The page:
|Nyt om atomkraftulykken i Japan
den 30. september 99.
E-mail afsendt fra Japan 15. oktober
Fri Oct 15 12:46:51 1999
Date: Fri, 15 Oct 1999 18:19:51 (lokal tid) +0900
From: email@example.com (Hosokawk)
Subject: MagpieNews #991015 (Tokai accident-19th report)
Magpie Country Nukes Headliner
nuclear issues news brief from Japan
Criticality accident at Tokai uranium processing plant
PROMPT CRITICALITY OCCURRED, NSC ANALYSTS CONFIRM; IAEA
INVESTIGATION UNDER WAY; RADIOACTIVE IODINE KEPT RELEASED OVER 10
DAYS; STA NEGLECTED SITE INSPECTION FOR YEARS; MONITORING OF
RESIDENTS HEALTH REQUESTED
15 October 1999
It has now become clear, according to the analysis by the accident investigation unit of the
Nuclear Safety Commission, that the Tokai criticality accident started with what the nuclear
physicists call "prompt criticality", rather than the reactor-type delayed criticality. This means
the accident could have been much worse and totally out of control.
JCO admitted that a limited amount (20Bq/m^e, i.e. twice the allowed limit!) of radioactive
iodine-133 had been kept going out into atmosphere after the accident via exhaust system of
the building in which the criticality occurred. The exhaust system switch was on until
October 11. More than 10 days after the accident, JCO hastily sealed up the windows of the
building in question in order to avoid further release. (More workers exposed during the
Apparently, Prefecture and STA knew about the iodine release thruough the exhaust system,
but they took no measure considering that the escaping quantity was negligible.
Concentration of 0.04Bq/m3 of I-131 was detected 50m southwest of the building (the
monitoring point is still within the JCO premises).
Almost all the mass media stopped reporting about the conditions of the hospitalized workers
suffering acute radiation injuries. US marrow transplant expert, Dr Robert Gale, who also
treated Chernobyl liquidators, arrived at Tokyo to attend the victims. We have very little
information about the kind of treatment that is being tried on.
Executives of the JCO Sumitomo now confessed that their employers had been taught almost
nothing about nuclear criticality, why and how they should avoid it.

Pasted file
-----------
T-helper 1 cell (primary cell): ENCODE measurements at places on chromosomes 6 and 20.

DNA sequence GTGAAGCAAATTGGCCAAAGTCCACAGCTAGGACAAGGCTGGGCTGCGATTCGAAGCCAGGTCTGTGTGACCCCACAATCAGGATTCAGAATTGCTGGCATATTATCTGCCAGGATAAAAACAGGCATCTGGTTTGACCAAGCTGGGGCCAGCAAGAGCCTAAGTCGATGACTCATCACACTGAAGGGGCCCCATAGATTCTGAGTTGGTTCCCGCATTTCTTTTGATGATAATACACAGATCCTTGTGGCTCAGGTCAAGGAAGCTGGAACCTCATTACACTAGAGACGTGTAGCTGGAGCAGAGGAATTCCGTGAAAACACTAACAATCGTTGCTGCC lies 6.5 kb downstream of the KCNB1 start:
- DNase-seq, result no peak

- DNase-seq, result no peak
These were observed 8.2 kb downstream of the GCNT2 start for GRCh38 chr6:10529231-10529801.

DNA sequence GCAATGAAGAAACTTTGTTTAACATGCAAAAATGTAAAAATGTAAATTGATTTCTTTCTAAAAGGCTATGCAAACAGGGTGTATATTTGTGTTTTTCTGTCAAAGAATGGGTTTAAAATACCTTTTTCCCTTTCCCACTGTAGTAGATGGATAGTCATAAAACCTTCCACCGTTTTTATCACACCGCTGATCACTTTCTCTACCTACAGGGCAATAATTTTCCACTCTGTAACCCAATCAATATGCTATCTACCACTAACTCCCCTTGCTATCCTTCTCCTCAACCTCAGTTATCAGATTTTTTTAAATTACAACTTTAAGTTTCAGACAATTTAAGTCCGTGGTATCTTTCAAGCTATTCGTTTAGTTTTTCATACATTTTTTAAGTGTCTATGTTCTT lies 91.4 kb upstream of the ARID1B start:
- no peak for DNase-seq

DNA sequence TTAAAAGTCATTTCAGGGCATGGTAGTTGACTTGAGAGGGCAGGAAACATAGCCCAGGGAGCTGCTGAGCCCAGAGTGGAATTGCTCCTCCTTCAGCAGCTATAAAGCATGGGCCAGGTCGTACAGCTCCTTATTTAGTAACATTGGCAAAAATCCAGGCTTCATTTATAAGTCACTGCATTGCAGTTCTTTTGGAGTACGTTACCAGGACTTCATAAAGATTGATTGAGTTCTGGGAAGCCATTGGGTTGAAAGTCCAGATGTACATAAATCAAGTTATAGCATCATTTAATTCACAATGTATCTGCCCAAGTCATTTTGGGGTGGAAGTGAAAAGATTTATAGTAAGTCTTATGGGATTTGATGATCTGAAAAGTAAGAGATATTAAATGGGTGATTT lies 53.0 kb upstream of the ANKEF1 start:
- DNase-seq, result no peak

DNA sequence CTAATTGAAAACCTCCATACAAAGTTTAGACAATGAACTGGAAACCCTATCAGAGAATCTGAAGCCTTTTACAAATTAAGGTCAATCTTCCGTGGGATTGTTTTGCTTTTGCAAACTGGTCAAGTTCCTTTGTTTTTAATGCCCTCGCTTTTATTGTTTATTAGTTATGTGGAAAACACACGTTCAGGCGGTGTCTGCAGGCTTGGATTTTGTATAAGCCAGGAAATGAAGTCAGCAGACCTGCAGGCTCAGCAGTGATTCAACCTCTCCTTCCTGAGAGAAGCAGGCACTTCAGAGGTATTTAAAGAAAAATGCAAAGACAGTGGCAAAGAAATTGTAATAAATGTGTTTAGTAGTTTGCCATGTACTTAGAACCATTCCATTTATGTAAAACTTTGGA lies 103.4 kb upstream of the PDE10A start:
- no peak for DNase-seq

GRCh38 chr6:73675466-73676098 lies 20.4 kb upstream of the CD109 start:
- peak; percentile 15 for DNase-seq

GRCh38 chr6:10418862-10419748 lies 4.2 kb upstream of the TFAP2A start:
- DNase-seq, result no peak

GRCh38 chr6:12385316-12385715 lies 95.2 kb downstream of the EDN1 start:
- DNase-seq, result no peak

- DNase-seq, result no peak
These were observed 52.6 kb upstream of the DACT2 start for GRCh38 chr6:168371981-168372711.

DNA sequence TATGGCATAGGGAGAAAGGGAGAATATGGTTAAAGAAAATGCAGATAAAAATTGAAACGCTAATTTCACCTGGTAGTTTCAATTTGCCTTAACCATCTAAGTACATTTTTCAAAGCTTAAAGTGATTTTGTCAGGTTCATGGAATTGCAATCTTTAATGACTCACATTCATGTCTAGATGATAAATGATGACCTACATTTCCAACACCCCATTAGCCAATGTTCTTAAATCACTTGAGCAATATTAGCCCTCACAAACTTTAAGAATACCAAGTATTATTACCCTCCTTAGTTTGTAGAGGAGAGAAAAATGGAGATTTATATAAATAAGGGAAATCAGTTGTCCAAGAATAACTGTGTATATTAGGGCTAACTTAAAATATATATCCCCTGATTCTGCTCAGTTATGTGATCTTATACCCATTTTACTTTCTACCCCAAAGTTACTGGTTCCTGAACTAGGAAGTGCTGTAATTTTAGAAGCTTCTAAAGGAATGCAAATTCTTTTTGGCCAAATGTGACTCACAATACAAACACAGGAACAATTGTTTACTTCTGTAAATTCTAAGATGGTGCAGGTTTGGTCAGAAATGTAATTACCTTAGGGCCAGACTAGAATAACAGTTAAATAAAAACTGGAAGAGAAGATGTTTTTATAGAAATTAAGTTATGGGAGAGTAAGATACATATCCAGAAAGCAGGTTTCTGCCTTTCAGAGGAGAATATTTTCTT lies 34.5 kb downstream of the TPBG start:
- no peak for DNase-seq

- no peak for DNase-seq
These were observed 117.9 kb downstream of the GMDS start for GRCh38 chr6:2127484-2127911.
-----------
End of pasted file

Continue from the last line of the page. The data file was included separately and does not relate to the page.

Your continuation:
IAEA experts team arrived at Japan in order to investigate into the accident. The three
members of the team are interviewing administrators of STA, Ibaraki Prefecture and Tokai
Village (Tokai-mura). They will also visit the site of the accident.
On the 3rd of October, after the accident, STA sent a site inspection team to the JCO plant.
This is the very first time in 10 years that a site inspection, which is legally prescribed, on this
plant is carried out. Unlike powerplants with nuclear reactors, periodic inspection is not
obligatory in fuel processing facilities in Japan.
It was also revealed that STA had conducted no site inspection either at Tokai Reprocessing
Plant (operated by JNC) or at Rokkasho-mura Enrichment Plant (operated by JNFL) over six
years. STA claims they were too busy.
... Too busy with safety PR activities?
Toshiba, Hitach and US General Electric are jointly preparing for a new nuclear fuel plant in
Japan, and JCO had been expected to supply 50% of UO2 material for this new facility. Now
that JCO is definitly out of business, Toshiba/Hitach/GE has decided to import all the
material uranium from overseas. [Nikkei, 14 Oct 99]
UK journal Nature No.401 carried an editorial opinion harshly criticising the sloppy,
rubber-stamping practices of the Japanese nuclear safety regulation, and casting a serious
doubt whether the situation improve significantly after the accident.
Greenpeace Japan requested in writing that STA should conduct follow-up surveys on the
health of the near-by residents. Evacuation of 350m radius of the ground zero was no doubt
insufficient. And the evacuation started only after 4 or 5 hours after the criticality sparked.
This means that all the people who were in the area, perhaps as far as 500 to 600m radius
zone, were subject to a quite dangerous level of neutron shower. Latent radiation injury is
likely to occur.
OOA, Blegdamsvej 4 B - st, 2200 Kbh. N.
Tlf: 35 35 55 07, Fax: 35 35 65 45
Sidst opdateret 19. oktober 1999